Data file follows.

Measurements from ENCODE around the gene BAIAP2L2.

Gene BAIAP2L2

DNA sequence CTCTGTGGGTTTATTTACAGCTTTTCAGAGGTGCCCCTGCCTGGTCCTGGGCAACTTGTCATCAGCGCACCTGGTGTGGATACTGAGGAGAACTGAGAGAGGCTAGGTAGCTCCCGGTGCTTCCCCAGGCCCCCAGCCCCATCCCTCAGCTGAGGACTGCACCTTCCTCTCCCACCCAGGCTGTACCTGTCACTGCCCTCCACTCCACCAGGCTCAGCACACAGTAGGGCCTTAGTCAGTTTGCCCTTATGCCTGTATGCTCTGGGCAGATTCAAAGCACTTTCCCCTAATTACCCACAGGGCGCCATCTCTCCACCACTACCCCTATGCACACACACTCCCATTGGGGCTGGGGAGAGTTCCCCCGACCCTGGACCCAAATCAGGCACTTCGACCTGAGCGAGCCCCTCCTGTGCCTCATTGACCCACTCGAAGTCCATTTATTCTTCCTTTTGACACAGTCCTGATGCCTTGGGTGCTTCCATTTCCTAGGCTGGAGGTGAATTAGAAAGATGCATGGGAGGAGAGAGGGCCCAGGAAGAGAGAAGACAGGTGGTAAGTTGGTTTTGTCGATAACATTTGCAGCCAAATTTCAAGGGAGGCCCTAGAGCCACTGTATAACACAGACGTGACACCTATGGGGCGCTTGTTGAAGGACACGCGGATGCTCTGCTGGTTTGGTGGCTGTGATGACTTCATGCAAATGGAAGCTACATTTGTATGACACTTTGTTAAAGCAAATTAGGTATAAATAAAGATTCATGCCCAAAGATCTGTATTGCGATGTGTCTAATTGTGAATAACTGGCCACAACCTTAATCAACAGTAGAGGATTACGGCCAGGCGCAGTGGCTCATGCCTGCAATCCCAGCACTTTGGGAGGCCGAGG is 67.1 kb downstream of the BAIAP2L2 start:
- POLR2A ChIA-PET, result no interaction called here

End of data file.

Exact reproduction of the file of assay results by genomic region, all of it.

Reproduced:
Measurements from ENCODE around the gene BAIAP2L2.

Gene BAIAP2L2

DNA sequence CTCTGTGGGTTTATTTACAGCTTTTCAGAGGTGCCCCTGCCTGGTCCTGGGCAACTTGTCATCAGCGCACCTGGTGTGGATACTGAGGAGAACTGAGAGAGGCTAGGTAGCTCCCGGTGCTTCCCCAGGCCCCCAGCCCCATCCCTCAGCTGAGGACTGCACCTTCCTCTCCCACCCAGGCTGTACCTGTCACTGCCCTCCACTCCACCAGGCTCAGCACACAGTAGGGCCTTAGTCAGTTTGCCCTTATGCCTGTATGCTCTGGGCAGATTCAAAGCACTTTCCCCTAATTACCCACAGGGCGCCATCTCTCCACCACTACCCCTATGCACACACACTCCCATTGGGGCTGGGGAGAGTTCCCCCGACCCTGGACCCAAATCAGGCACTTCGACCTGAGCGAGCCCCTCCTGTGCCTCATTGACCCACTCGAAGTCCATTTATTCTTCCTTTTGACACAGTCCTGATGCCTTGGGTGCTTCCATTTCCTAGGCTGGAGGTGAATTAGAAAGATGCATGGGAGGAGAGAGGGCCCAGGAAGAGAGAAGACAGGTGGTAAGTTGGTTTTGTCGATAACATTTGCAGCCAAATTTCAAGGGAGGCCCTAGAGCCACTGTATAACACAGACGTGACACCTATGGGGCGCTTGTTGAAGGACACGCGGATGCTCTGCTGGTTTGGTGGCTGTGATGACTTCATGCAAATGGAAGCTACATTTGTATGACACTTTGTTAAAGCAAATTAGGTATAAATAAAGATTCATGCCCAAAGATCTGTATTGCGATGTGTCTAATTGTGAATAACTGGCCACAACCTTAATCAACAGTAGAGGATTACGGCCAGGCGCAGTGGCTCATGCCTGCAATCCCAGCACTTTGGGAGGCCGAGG is 67.1 kb downstream of the BAIAP2L2 start:
- POLR2A ChIA-PET, result no interaction called here